Two years ago, the name Billy was a simple, American name — the moniker of a beloved comedic actor known for Pixar movies and '90s comedies alike (Billy Crystal). But now, the name strikes fear in the hearts of sci-fi fans around the world because we all know one thing: Stranger Things' Billy Hargrove (Dacre Montgomery) can be a monster.
He spent most of season 2 terrorising Max (Sadie Sink) and her new friends, Mike (Finn Wolfhard), Lucas (Caleb McLaughlin), and Dustin (Gaten Matarazzo). After just a few minutes on screen, the rageful 17-year-old was threatening to run over the trio of boys with his muscle car. By season's end, Billy beat Steve Harrington (Joe Keery) to a pulp before his sister had to literally drug him to get him to stop. Now, Billy is staring menacingly out of every Stranger Things 3 trailer and poster, which is proof enough that he's not going to be any easier to deal with in season 3.
That's probably why, as Australian actor Dacre Montgomery sits in a West Hollywood hotel room in a very un-Billy navy jumpsuit, he's feeling a bit nervous about how his performance will come across.
Refinery29: How are you feeling now that people are about to actually see this thing you made so many months ago?
Dacre Montgomery: "Really, really nervous. It's the [Duffer Brothers'] story that we're bringing to life, but you put so much of your own experience and your heart and soul into it. It's like anything personal — you're shitting yourself waiting, like, oh my God, I can't. But I'm excited. The nerves are just about fulfilling my end of the deal."
Since you can't really talk about what happens to Billy, do you have an elevator pitch for season 3? What should we get hyped about?
"Look, it's high stakes. The CGI is huge. The sets are amazing. The mall was like being in a mall from the 1980s, as far as I can guess — I wasn't born in the '80s. I'm excited for people to go on this story journey with Billy that I think is so rewarding for his character at the end, those redemptive qualities."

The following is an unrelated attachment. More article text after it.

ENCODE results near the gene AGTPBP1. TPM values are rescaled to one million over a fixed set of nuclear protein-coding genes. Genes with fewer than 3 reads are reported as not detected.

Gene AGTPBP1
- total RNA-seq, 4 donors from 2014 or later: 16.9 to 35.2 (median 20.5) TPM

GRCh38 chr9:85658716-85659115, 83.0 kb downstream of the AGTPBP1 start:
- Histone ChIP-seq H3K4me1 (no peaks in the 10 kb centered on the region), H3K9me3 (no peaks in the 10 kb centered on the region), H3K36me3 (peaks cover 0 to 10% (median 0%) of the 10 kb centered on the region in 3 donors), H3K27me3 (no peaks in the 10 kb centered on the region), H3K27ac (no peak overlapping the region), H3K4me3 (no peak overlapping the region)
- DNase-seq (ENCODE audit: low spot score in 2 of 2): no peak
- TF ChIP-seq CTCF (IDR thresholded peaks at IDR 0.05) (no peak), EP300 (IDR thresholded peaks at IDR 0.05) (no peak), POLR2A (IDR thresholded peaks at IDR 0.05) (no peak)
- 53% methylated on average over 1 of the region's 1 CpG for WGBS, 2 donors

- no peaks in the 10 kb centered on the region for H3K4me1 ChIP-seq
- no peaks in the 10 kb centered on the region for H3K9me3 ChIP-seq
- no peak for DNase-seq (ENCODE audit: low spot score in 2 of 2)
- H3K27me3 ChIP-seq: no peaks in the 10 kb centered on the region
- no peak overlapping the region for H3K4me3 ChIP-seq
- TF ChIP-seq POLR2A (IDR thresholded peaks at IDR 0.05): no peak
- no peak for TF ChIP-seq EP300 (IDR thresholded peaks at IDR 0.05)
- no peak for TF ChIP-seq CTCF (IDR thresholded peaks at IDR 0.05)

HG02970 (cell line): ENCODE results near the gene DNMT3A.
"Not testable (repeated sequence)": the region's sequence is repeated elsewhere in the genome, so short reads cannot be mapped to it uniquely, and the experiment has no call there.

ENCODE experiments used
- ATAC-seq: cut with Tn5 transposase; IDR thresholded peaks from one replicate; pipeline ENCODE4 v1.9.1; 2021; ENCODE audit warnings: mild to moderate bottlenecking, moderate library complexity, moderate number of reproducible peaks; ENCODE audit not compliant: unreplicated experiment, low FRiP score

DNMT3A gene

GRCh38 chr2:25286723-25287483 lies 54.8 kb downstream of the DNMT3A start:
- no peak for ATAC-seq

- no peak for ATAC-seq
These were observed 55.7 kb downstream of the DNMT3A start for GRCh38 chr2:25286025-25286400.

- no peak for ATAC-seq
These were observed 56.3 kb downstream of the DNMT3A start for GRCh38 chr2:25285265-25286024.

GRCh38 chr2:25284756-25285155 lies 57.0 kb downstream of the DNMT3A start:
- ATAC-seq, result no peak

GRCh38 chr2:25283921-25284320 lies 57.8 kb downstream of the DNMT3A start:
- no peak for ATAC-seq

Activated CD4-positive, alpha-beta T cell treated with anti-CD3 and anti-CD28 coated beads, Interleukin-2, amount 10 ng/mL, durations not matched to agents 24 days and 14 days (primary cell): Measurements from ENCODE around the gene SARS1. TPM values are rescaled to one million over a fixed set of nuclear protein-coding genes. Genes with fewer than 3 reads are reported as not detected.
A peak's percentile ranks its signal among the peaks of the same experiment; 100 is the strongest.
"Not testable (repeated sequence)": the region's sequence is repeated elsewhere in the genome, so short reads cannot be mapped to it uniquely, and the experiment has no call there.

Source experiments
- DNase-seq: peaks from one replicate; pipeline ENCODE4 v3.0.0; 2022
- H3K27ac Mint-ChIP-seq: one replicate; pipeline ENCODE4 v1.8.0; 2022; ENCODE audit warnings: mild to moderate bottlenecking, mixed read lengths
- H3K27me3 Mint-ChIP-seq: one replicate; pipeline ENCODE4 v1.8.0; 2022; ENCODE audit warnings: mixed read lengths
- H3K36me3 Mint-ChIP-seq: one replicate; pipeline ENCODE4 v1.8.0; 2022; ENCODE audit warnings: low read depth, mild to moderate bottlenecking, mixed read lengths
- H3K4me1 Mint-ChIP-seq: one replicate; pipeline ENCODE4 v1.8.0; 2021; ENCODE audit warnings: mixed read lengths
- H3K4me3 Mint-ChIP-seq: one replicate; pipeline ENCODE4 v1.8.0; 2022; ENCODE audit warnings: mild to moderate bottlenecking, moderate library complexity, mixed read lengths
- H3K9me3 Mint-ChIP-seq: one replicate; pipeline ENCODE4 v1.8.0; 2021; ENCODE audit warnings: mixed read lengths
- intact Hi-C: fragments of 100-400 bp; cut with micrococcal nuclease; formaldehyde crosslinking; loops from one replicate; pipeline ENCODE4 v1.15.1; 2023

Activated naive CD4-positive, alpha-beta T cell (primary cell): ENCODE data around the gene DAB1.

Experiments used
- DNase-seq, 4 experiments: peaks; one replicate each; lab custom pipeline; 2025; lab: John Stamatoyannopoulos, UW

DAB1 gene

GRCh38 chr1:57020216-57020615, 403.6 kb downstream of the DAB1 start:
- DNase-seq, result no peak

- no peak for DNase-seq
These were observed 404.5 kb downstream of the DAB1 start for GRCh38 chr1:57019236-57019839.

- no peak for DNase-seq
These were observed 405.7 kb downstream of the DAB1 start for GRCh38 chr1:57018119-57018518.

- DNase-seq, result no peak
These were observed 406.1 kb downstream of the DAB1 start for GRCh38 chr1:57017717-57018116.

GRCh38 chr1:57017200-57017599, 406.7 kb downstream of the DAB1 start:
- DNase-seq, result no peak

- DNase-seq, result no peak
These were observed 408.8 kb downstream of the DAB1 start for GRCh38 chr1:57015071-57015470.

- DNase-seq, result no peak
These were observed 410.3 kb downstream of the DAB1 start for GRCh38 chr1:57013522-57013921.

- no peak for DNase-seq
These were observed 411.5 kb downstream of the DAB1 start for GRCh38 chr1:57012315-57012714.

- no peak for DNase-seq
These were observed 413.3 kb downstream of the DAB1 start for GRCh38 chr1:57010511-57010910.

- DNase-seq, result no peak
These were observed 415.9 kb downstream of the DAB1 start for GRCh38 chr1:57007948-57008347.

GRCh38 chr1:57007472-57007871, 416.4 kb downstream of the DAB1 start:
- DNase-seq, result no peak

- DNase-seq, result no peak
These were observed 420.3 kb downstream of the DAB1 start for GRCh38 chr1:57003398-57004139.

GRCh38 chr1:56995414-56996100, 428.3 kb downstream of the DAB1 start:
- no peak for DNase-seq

He's just a human being and I think he's trying to do his best and he gets taken advantage of.
Where would you say he starts the season emotionally?
"He starts pissed off with the kids from last season, but he also starts off this season where we met him to begin with, which is a deeply insecure teenager, which I think is a version of myself and a version of many other people. Some elements I've taken into adulthood, definitely of my insecurities, so I don't think he's too far from myself in that respect. I think he started working in the swimming pool in a role where he can assert himself. I think he's still deeply confused and that's why he's susceptive to the powers that be taking control."
Have you read any assessments of Billy from season 2 that you want to correct?
"What we tried to do in season 2 is humanise the villain because nobody's bad or good. You and I aren't good, bad, whatever. Stuff happens to people that makes them the way they are. And the biggest effort that we did was the scene with Billy and his father [fighting], which makes the struggle so much better in season 3: he's just a human being and I think he's trying to do his best and he gets taken advantage of."
He is still intense. Do you turn the Billy personae off when you're not shooting?
"It's more important to just be nice to the people that you're in the room with than being so goddamn method that everyone just hates you for eight months. I also feel like if you do [go method], you can't walk off set and leave it at the door. I've often got mates or my girlfriend or family [with me], so I can't take that home. I remember joking with my girlfriend's dad, when we left Perth to go shoot season 3, he's like, 'You better not treat my daughter like this. You better not be like Billy.' And I said, 'Don't worry, mate. I'm not gonna take it home.'"
Most of the cast has been with the show since season 1 and often pal around on Snapchat and Instagram, but you don't use social media the same way.
"I like the old Hollywood style. You don't know what someone's doing all the time, so the escape isn't ruined when I'm sitting in a cinema watching you and going, well, "I knew that you were at this restaurant last night down the road, or in New York or wherever." ... I'm very much a fan of [living] in my little bubble. I'm so ready to work and I'm so passionate about it, but I don't want everyone to know when I'm doing all the time."
Much of this season's promotional materials has focused on the moms swooning over your character at the Hawkins pool. How comfortable are you with being indoctrinated as a Netflix "hunks"?
"I feel just fortunate to be working, so that's probably my blanket statement. I think it's so good because you think that it's just Billy, or my body, being objectified and then it takes such a sharp turn so quickly. [Releasing the pool scene] is what we expected — Mrs. Wheeler, and that whole sort of thing. And then the conundrum that it becomes is so [anti] what the promo is, which I think is smart. I am aware that men can be objectified as well, and I think it plays a valuable role in the season."